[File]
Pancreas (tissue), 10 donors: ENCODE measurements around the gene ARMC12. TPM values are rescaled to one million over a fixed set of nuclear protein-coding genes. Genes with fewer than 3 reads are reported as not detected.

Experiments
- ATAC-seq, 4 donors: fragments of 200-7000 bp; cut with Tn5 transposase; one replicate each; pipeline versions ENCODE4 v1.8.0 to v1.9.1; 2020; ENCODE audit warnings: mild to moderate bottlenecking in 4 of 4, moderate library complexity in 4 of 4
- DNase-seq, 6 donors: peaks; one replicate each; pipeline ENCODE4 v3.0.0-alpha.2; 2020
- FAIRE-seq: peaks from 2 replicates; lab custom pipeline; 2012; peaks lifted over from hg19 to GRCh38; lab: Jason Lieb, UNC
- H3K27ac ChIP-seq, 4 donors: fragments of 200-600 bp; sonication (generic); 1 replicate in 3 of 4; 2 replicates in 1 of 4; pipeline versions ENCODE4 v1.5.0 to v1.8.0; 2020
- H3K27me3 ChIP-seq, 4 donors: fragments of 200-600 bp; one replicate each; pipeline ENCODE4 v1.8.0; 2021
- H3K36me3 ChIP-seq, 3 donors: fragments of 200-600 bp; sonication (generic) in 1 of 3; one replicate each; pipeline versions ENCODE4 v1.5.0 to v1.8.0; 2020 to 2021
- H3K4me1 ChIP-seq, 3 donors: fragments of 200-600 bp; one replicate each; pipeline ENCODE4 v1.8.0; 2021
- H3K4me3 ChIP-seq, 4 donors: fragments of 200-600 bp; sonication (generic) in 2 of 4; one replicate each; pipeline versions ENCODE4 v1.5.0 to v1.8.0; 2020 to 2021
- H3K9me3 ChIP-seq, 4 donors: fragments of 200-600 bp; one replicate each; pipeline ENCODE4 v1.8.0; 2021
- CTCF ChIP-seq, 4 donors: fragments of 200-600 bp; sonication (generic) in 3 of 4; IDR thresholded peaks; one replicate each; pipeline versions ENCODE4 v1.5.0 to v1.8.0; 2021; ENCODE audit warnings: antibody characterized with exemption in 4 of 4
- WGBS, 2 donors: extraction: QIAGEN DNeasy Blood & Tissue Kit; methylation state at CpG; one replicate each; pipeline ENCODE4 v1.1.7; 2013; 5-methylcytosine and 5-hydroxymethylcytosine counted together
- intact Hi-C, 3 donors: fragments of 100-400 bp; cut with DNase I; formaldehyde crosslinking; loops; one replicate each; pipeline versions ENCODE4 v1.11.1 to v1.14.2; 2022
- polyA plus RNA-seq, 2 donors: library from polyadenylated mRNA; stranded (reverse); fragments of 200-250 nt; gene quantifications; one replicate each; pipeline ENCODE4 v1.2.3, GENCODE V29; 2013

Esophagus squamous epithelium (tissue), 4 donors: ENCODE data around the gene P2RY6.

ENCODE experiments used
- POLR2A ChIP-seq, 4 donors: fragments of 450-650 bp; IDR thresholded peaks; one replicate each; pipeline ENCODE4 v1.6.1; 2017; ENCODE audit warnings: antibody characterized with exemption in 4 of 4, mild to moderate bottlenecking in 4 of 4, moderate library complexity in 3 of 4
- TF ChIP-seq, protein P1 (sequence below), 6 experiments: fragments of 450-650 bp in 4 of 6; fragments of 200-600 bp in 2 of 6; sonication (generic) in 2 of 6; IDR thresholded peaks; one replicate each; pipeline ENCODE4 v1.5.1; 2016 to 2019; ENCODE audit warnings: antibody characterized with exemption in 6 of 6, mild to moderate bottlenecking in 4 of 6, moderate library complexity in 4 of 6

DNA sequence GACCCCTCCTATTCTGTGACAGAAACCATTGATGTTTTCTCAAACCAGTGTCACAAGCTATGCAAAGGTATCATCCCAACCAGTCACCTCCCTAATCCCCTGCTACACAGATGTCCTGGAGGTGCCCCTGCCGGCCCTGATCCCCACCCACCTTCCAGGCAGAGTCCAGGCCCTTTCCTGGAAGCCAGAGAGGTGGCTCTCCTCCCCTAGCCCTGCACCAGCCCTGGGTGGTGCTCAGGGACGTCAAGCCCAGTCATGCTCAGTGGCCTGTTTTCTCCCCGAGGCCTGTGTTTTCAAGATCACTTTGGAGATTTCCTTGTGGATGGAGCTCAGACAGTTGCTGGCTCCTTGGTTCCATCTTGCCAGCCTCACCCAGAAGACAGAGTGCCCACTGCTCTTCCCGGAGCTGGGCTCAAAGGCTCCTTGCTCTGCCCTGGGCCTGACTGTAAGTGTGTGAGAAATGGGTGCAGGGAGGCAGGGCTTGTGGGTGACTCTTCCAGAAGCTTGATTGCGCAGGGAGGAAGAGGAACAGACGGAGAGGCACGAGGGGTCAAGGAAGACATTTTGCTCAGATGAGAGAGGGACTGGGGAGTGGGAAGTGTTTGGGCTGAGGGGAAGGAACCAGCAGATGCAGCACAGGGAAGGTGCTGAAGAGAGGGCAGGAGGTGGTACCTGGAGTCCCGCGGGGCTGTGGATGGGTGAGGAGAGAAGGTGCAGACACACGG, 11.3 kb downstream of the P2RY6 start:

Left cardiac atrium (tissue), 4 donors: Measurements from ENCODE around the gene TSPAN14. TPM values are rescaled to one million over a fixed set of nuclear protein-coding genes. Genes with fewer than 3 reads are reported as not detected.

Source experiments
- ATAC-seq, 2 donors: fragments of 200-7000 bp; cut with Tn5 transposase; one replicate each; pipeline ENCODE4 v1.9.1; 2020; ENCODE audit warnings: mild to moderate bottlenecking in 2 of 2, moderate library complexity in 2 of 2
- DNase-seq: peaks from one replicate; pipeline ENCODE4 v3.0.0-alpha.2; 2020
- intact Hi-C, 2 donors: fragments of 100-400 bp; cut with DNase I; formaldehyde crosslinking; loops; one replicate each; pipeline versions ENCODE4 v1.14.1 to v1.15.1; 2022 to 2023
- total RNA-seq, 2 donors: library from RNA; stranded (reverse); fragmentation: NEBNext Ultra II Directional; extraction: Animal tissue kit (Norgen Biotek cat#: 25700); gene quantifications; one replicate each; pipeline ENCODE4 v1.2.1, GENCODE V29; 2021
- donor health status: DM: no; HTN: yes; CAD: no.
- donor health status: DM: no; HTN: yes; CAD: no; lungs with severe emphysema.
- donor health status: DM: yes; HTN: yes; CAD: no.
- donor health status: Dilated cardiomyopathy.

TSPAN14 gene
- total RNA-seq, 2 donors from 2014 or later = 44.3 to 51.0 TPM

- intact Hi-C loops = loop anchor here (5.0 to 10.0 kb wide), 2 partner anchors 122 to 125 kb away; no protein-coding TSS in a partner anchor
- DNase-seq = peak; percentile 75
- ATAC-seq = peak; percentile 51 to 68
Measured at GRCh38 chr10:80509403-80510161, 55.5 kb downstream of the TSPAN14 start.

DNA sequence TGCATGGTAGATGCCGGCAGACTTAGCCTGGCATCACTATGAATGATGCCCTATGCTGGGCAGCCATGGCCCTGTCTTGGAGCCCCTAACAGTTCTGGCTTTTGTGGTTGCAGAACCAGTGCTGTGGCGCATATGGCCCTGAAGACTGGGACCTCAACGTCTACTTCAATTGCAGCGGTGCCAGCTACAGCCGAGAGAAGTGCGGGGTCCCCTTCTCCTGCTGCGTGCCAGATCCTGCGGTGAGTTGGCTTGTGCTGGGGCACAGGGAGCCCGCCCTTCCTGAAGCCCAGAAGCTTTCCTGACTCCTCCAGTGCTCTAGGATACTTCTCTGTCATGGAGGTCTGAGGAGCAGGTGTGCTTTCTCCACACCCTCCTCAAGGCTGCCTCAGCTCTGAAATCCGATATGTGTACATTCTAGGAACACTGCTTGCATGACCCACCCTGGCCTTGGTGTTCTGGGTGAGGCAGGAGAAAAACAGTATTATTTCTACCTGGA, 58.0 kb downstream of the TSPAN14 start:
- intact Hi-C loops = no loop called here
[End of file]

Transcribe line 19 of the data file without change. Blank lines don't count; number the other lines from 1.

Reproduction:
- TF ChIP-seq, protein P1 (sequence below), 6 experiments: fragments of 450-650 bp in 4 of 6; fragments of 200-600 bp in 2 of 6; sonication (generic) in 2 of 6; IDR thresholded peaks; one replicate each; pipeline ENCODE4 v1.5.1; 2016 to 2019; ENCODE audit warnings: antibody characterized with exemption in 6 of 6, mild to moderate bottlenecking in 4 of 6, moderate library complexity in 4 of 6